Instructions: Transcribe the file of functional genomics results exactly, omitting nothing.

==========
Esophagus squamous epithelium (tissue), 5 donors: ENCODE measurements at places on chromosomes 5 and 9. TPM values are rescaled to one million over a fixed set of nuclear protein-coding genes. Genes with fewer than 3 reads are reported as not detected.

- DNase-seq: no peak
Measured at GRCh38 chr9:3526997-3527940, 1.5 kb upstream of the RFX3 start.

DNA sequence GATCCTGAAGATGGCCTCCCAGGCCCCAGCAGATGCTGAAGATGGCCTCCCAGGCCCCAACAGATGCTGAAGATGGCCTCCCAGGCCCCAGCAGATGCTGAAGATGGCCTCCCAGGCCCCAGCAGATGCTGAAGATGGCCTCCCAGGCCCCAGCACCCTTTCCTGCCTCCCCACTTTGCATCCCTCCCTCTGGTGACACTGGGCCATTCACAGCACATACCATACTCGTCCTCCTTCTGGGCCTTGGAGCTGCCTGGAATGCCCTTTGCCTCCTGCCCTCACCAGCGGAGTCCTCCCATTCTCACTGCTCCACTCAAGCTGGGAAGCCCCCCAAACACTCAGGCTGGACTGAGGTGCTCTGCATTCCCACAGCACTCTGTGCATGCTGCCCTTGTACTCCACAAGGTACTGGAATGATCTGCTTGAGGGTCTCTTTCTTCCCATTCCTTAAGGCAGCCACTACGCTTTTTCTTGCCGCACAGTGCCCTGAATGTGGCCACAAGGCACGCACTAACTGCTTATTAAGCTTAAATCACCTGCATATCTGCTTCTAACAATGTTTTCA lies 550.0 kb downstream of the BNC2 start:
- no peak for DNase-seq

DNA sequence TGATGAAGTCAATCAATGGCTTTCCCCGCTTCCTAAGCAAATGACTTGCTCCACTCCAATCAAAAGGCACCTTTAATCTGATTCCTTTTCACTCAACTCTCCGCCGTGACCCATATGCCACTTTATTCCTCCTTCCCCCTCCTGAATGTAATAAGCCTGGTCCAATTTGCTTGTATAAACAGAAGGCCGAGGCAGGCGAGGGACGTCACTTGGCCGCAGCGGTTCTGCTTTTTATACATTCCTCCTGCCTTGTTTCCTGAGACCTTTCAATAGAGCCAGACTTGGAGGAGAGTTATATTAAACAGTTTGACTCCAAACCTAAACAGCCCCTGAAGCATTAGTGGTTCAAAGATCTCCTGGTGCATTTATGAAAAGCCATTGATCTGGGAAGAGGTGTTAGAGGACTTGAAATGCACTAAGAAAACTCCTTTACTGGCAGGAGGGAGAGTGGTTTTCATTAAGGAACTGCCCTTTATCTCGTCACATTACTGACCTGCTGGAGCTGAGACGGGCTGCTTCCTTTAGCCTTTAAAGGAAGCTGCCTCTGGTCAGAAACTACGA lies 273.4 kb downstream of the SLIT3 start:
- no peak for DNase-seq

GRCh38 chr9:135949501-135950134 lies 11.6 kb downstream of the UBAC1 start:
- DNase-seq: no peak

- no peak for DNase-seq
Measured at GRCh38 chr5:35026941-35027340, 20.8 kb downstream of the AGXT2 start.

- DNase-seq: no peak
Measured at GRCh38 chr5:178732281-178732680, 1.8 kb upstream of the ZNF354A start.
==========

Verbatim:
Esophagus squamous epithelium (tissue), 5 donors: ENCODE measurements at places on chromosomes 5 and 9. TPM values are rescaled to one million over a fixed set of nuclear protein-coding genes. Genes with fewer than 3 reads are reported as not detected.

- DNase-seq: no peak
Measured at GRCh38 chr9:3526997-3527940, 1.5 kb upstream of the RFX3 start.

DNA sequence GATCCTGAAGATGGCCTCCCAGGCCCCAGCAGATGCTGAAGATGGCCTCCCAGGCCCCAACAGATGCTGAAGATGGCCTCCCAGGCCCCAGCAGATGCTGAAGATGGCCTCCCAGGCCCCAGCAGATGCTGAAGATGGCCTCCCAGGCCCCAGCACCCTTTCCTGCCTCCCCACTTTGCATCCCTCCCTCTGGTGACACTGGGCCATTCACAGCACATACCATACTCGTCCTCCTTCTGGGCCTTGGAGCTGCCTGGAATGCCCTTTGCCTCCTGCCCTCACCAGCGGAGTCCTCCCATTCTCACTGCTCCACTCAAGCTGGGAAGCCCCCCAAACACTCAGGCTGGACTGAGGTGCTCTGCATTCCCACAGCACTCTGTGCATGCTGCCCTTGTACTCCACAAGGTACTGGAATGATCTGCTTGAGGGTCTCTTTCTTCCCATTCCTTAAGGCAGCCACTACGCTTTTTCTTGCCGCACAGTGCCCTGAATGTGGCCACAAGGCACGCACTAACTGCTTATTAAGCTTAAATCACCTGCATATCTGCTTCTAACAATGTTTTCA lies 550.0 kb downstream of the BNC2 start:
- no peak for DNase-seq

DNA sequence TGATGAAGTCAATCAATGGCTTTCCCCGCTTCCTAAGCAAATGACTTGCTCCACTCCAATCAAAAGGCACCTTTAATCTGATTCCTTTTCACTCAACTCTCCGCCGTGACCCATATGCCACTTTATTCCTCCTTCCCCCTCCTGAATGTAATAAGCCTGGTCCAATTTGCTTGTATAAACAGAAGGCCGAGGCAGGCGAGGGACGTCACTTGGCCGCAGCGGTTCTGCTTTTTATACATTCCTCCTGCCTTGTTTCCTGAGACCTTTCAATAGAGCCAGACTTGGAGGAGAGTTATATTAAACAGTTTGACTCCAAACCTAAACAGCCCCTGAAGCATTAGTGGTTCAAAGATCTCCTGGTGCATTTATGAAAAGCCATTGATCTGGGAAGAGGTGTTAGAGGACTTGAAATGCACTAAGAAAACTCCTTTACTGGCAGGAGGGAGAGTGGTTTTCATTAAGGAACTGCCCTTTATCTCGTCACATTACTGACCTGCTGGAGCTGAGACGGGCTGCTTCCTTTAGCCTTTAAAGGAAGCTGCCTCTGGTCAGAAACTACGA lies 273.4 kb downstream of the SLIT3 start:
- no peak for DNase-seq

GRCh38 chr9:135949501-135950134 lies 11.6 kb downstream of the UBAC1 start:
- DNase-seq: no peak

- no peak for DNase-seq
Measured at GRCh38 chr5:35026941-35027340, 20.8 kb downstream of the AGXT2 start.

- DNase-seq: no peak
Measured at GRCh38 chr5:178732281-178732680, 1.8 kb upstream of the ZNF354A start.